Thursday, May 29, 2014

Stingray 4.4 Update -- the Posix split command applied to COBOL files

Here's an interesting problem. Implement the split command for mainframe COBOL EBCDIC files with their BDW and RDW headers.

The conventional split can't handle COBOL EBCDIC files because they don't have sensible \n line breaks. Translating an EBCDIC file to ASCII is high-risk because COMP and COMP-3 fields will be trashed by the translation.
If the files include Occurs Depending On, then the FTP transfer should include the RDW/BDW headers. The SITE RDW (or LOCSITE RDW) are essential. It's much faster to include this overhead. Stingray can process files without the headers, but it's slower.
There are two essential Python techniques for building file splitters than involve parsing.
  • The itertools.groupby() function.
  • The with statement.
Along with this, we need an iterator over the underlying records.  For example, the stingray.cobol.RECFM subclasses will parse the various mainframe RECFM options and iterate over records or records+RDW headers or blocks (BDW headers plus records with RDW headers.

The itertools.groupby() function can break a record iterator into groups based on some group-by criteria. We can use this to break into sequential batches.

itertools.groupby( enumerate(reader), lambda x: x[0]//batch_size )

This expression will break the iterable, reader, into groups each of which has a size of batch_size records. The last group will have total%batch_size records.

The with statement allows us to make each individual group into a separate context. This assures that each file is properly opened and closed no matter what kinds of exceptions are raised.

Here's a typical script.

    import itertools
    import stringray.cobol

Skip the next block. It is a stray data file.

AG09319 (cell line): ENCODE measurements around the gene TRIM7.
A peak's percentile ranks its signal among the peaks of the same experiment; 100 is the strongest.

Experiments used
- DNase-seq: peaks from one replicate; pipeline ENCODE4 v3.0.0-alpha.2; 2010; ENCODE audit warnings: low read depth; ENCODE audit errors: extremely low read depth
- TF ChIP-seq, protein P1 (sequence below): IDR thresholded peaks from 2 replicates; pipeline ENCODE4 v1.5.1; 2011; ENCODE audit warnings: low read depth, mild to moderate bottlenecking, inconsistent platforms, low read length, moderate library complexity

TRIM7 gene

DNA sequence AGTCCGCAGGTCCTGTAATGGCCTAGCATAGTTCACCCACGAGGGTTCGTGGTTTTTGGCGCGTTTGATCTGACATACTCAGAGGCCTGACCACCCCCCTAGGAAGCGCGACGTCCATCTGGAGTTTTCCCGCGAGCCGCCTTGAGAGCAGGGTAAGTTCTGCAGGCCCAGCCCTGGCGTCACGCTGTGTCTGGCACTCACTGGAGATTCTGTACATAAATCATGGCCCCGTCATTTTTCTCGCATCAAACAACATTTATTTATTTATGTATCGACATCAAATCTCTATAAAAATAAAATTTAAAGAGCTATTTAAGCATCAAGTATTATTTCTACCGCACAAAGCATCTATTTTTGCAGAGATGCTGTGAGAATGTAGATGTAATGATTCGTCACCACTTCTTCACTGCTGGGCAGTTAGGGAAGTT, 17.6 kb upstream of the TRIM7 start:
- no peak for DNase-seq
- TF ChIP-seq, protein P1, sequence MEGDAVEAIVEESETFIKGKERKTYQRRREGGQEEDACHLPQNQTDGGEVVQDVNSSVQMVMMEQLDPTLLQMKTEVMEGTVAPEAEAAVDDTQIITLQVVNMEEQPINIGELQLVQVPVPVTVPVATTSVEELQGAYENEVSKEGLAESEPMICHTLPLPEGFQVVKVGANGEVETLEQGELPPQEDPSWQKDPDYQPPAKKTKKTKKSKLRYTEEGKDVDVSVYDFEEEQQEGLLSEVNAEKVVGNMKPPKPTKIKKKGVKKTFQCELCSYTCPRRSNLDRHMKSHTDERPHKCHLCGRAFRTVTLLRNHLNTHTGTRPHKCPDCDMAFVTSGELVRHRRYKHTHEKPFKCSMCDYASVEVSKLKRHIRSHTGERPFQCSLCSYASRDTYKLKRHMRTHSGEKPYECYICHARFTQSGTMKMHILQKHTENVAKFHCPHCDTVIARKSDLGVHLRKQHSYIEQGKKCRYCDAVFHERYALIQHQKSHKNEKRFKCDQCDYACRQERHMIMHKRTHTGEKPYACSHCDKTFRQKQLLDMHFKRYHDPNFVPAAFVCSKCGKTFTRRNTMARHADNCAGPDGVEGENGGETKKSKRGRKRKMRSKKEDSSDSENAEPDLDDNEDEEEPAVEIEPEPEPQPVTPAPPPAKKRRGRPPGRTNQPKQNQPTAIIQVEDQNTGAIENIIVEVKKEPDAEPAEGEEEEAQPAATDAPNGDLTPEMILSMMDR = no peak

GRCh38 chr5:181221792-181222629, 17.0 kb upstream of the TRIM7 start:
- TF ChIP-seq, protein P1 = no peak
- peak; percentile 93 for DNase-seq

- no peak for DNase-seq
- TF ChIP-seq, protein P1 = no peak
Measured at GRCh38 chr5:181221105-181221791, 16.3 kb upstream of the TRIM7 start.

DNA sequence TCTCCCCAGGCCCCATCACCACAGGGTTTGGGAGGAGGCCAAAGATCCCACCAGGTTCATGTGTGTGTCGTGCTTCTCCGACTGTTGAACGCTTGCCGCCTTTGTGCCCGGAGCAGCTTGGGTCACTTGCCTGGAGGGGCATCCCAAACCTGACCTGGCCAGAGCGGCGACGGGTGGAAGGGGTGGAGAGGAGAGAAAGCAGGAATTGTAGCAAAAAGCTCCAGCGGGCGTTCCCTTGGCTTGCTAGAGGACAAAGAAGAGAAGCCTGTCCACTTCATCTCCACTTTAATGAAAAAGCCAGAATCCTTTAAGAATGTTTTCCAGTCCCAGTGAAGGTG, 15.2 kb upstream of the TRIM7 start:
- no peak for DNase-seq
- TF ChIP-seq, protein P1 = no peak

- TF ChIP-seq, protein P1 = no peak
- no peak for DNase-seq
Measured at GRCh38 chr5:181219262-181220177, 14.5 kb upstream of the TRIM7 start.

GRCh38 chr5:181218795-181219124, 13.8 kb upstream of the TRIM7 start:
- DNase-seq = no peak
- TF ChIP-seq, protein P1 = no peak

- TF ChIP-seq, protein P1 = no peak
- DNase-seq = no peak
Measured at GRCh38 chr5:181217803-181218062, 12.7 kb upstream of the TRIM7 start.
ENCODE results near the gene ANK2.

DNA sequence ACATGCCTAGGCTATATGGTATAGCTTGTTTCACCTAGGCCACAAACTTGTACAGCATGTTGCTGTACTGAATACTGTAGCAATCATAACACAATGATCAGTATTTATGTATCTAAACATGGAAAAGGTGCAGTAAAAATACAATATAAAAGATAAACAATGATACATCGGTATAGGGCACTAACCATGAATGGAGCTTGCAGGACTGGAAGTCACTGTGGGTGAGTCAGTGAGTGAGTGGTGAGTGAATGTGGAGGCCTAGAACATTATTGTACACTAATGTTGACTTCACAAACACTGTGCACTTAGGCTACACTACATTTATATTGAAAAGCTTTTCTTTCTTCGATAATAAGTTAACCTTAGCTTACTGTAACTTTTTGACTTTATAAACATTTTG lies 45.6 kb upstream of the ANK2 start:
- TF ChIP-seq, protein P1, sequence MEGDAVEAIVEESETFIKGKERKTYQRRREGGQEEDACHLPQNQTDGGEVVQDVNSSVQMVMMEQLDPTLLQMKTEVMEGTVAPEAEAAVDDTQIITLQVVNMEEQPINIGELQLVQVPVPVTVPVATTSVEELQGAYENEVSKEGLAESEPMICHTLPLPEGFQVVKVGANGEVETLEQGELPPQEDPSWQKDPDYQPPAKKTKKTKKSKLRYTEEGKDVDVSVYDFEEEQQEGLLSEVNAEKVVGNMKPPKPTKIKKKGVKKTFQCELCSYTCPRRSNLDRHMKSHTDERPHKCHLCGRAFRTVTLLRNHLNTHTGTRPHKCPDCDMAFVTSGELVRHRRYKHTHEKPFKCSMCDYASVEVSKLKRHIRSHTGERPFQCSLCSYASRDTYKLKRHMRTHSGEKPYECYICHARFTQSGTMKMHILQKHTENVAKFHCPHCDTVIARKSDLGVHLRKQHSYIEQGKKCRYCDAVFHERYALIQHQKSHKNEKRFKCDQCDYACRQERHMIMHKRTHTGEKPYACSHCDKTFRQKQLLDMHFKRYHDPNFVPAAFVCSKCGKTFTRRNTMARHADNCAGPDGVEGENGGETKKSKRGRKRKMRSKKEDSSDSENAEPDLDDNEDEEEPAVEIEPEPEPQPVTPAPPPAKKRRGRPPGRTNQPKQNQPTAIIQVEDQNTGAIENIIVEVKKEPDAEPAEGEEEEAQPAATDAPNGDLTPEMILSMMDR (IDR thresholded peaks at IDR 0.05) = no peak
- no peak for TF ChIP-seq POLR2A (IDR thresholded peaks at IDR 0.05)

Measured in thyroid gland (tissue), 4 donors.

import collections
    import pprint
    batch_size= 1000
    counts= collections.defaultdict(int)
    with open( "some_file.schema", "rb" ) as source:
        reader= stringray.cobol.RECFM_VB( source ).bdw_iter()
        batches= itertools.groupby(enumerate(reader), lambda x: x[0]//batch_size):
        for group, group_iter in batches:
            with open( "some_file_{0}.schema".format(group), "wb" ) as target:
            for id, row in group_iter:
                target.write( row )
                counts['rows'] += 1
                counts[str(group)] += 1
    pprint.pprint( dict(counts) )

There are several possible variations on the construction of the reader object.

  • cobol.RECFM_F( source ).record_iter() -- result is RECFM_F
  • cobol.RECFM_F( source ).rdw_iter() -- result is RECFM_V; RDW's have been added. 
  • cobol.RECFM_V( source ).rdw_iter() -- result is RECFM_V; RDW's have been preserved. 
  • cobol.RECFM_VB( source ).rdw_iter() -- result is RECFM_V; RDW's have been preserved; BDW's have been discarded. 
  • cobol.RECFM_VB( source ).bdw_iter() -- result is RECFM_VB; BDW's and RDW's have been preserved. The batch size is the number of blocks, not the number of records.
This should allow slicing up a massive mainframe file into pieces for parallel processing.